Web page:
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If you apply to Medicaid, your state will require information from you to show that you are "at need" to be eligible for whatever Medicaid program you are applying for. Medicaid has specfic medical & financial requirement to show that you are "at need" & just what depends on which Medicaid program.

For financials, this is done by an up to 5 year look-back at your financial history. What documents vary by state as each state administers its medical program uniquely but within an overall federal guidelines. In general, 5 years of banking including statements, safe deposit info, any CDs / Tbills; details on any real property ownership (& it's sale or transfer within the past 5 years & where the proceeds went); type of life insurance; your current awards letters from SS & other retirements; information on any trusts, annuities....basically all info on the applicant to make sure they are at-need (basically impoverished) and that no $ gifted to others during the 5 year period. Look back starts the day of the Medicaid application and not the date something was gifted.

Just how deep of a lookback depends on your states rules and how involved the applicants finances were in the past. If your parents has been private pay in IL or an AL for several years, the lookback period could be less.

I dealt with NH Medicaid applications for my mom & mil, and my experience is that it's pretty detailed review - both in looking at what you submitted as well as caseworker running a matchup with tax assessor & state databases; and all the documents required must be turned in with the inital applicatioowing ASAP. If not, the application will be suspended or denied. If this is is a NH application, the NH should have a list of documents needed for the States review & "look back" and also for the NH to themselves review in order to have them admitted as a "Medicaid Pending" resident. My experience was each NH reviews the documents to see if there are any obvious issues with the documents & "look back" period, & if so they may not take then as "pending". Afterwards the NH turns in all documents, application and their initial NH room & board bill to Medicaid via the caseworker assigned to their facility. If there is a problem, state sends out a transfer penalty inquiry letter for finances to the family or a medical history review inquiry to the NH if it's a medical issue.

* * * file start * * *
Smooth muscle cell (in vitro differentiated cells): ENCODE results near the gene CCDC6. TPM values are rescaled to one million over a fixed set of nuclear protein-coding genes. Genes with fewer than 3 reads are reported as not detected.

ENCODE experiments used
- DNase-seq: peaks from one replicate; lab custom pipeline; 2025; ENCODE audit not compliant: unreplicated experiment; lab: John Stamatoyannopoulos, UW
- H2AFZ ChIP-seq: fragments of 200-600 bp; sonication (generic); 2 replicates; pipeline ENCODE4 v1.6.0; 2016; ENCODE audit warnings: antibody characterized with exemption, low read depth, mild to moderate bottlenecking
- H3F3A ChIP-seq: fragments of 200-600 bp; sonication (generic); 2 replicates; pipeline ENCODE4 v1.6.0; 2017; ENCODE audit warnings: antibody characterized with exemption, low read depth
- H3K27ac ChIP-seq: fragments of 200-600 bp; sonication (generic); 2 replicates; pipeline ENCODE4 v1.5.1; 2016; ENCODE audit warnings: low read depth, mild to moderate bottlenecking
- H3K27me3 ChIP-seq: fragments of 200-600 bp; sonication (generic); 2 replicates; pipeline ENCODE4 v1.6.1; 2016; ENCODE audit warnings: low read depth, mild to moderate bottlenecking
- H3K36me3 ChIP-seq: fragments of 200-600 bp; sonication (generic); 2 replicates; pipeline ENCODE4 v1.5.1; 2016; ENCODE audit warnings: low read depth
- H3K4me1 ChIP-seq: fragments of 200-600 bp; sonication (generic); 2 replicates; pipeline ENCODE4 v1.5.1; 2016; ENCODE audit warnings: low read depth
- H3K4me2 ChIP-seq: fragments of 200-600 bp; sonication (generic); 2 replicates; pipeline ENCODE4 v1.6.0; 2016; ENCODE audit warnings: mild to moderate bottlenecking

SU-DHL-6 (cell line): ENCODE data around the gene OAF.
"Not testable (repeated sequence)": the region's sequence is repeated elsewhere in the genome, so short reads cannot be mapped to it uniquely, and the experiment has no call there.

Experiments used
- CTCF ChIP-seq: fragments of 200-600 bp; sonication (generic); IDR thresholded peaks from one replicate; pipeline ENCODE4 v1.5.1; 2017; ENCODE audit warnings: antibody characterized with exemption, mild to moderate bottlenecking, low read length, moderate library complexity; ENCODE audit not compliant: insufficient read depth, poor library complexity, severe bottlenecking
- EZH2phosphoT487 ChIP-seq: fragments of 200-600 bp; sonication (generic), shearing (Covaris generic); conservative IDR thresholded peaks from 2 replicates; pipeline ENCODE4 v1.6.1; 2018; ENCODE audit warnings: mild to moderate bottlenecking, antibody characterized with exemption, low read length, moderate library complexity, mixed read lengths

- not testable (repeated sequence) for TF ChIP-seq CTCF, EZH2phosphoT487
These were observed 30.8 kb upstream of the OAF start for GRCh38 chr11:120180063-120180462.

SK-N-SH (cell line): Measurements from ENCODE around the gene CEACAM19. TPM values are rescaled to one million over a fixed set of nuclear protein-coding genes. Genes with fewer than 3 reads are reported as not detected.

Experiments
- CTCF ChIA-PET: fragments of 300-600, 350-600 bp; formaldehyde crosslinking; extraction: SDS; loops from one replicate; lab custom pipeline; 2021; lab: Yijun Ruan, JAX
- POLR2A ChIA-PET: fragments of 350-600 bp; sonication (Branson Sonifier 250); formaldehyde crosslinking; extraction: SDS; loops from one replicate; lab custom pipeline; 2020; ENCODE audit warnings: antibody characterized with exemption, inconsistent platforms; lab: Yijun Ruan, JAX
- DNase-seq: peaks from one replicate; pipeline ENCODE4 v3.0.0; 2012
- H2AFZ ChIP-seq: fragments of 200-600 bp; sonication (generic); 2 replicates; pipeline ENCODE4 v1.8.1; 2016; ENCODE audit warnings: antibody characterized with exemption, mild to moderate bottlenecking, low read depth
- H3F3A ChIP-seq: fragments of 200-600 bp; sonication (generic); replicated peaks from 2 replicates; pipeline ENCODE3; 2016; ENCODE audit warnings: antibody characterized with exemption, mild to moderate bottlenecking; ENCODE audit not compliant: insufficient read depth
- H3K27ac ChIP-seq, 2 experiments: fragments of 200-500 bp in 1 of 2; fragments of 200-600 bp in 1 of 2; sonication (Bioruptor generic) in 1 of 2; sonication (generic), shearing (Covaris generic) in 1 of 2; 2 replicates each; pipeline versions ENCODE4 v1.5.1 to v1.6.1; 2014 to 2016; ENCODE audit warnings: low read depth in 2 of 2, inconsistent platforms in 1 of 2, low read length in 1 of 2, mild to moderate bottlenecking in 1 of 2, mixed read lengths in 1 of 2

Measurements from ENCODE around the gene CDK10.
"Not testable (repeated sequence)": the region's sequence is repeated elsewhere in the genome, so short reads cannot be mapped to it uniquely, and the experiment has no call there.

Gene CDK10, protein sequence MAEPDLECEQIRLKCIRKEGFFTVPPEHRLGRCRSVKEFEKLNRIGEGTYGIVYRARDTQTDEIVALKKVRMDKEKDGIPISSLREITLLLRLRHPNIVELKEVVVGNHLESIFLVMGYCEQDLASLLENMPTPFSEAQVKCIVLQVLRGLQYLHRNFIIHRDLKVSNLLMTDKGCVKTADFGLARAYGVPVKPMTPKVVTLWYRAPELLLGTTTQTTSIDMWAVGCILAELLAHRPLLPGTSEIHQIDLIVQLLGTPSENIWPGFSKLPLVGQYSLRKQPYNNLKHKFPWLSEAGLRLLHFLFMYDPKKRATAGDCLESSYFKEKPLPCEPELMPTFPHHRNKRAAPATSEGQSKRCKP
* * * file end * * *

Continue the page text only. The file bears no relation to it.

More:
To me there is no way to get around the 5 year requirement for an individual medicaid application unless they started planning on needing Medicaid 7 years before, worked with an atty to move assets all legal and above board. Not a DIY project.
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